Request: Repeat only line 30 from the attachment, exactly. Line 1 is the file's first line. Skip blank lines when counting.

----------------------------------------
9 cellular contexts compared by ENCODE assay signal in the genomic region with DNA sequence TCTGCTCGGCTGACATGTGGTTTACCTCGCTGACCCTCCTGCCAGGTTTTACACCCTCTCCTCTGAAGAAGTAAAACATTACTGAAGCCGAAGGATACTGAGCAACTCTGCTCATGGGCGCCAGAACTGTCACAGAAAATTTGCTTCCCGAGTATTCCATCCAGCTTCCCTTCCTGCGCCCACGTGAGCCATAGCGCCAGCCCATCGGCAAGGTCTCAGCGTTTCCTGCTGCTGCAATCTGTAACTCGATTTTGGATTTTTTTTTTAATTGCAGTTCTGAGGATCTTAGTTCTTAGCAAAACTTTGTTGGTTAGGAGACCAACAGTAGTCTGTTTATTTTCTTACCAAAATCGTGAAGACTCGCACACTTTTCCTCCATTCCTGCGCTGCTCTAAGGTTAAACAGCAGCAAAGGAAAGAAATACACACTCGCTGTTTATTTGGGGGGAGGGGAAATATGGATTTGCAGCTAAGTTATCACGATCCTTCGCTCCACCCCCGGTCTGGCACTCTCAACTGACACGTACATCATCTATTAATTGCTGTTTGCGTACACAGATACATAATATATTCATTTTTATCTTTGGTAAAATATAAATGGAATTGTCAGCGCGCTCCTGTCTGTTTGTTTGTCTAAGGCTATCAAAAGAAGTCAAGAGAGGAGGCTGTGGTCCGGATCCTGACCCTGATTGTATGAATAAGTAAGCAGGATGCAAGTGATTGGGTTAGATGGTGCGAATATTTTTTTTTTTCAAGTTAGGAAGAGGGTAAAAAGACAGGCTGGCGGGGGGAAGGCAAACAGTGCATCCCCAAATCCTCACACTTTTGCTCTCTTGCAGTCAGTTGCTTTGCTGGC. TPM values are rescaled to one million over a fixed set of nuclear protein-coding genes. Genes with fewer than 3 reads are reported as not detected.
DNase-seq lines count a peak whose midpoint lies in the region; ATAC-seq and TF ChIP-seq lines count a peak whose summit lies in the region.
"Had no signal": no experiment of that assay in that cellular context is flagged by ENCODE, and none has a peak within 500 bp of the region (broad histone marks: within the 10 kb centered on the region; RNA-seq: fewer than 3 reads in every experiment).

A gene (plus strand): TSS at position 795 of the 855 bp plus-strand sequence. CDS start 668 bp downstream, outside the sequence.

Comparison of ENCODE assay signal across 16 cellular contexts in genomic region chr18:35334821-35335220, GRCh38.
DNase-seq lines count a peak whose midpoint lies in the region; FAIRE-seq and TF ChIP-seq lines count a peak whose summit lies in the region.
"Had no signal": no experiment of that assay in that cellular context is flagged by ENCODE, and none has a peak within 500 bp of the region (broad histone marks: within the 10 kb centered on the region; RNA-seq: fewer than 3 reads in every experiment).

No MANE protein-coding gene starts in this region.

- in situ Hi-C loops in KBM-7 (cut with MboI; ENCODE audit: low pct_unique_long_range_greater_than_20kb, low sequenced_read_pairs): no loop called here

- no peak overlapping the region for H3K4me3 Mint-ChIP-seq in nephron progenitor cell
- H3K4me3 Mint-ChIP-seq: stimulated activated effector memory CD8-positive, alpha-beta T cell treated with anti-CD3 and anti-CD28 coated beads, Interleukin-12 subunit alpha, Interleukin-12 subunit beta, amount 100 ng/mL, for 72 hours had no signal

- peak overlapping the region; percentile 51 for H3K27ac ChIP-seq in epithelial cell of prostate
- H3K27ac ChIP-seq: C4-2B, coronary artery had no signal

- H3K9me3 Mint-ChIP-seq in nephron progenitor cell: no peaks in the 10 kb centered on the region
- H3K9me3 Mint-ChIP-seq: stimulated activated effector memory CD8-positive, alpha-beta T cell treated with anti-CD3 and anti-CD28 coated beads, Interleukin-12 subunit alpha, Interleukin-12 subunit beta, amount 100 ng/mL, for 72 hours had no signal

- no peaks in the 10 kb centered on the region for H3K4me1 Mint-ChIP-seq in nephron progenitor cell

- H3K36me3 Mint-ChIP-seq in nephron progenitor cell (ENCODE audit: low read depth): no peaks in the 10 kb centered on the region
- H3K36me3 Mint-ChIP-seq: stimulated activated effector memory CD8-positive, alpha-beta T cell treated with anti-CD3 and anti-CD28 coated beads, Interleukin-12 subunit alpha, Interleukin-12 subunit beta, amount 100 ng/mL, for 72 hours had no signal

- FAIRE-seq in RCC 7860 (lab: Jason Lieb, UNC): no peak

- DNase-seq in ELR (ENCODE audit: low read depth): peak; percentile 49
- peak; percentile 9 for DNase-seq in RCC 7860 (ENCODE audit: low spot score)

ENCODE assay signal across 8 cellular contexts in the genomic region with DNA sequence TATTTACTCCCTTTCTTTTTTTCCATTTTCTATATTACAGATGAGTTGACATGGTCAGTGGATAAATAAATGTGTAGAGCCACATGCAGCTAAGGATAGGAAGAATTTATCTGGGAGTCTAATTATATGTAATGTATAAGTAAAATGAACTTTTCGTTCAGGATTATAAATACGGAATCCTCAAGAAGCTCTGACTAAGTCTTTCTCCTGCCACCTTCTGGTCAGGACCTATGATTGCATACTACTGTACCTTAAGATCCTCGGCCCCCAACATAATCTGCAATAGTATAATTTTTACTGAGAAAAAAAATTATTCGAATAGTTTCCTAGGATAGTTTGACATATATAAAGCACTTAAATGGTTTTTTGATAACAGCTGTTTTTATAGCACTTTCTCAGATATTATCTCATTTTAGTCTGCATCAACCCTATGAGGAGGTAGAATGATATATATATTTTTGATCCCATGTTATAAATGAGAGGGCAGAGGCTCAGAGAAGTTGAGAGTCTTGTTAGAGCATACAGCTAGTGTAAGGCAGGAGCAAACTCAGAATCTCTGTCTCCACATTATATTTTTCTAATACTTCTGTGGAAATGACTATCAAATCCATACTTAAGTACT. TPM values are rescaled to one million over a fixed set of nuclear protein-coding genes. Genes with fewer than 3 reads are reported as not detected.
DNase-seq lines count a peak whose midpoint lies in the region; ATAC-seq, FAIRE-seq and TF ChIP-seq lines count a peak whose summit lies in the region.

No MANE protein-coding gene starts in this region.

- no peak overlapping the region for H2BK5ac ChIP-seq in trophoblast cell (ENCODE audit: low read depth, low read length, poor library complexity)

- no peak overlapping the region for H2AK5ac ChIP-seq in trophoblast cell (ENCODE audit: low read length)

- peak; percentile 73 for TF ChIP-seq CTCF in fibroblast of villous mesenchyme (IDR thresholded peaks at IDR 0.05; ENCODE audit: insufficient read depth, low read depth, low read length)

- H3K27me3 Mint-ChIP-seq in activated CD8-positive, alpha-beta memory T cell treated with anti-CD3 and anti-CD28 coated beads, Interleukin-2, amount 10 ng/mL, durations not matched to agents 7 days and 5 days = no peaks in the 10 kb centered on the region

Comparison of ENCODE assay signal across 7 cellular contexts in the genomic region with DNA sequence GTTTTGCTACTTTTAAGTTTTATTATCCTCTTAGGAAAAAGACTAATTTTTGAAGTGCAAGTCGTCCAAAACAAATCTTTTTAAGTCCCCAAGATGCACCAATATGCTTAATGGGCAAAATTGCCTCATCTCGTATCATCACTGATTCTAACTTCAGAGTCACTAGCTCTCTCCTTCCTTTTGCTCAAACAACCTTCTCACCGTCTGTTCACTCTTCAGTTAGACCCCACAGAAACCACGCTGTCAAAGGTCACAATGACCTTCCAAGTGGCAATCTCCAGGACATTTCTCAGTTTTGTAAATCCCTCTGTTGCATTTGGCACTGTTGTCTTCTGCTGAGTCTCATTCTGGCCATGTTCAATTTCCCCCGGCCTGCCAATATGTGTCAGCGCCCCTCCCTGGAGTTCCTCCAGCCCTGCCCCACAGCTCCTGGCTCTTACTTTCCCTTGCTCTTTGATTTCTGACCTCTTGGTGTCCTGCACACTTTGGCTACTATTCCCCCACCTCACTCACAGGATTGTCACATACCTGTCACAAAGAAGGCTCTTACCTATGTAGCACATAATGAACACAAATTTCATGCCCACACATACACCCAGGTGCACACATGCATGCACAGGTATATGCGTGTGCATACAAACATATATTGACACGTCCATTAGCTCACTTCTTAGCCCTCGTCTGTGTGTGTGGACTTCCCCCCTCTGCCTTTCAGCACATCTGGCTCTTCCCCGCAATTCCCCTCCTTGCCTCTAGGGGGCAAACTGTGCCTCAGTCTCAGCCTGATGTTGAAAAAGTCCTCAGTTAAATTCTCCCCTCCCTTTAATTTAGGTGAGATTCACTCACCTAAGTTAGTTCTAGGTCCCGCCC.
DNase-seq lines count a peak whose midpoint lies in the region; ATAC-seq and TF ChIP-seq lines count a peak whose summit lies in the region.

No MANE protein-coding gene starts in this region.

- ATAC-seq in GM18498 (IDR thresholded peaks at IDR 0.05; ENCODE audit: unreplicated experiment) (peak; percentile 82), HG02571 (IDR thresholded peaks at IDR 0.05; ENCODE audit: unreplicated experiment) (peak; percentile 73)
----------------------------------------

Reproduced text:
DNase-seq lines count a peak whose midpoint lies in the region; ATAC-seq and TF ChIP-seq lines count a peak whose summit lies in the region.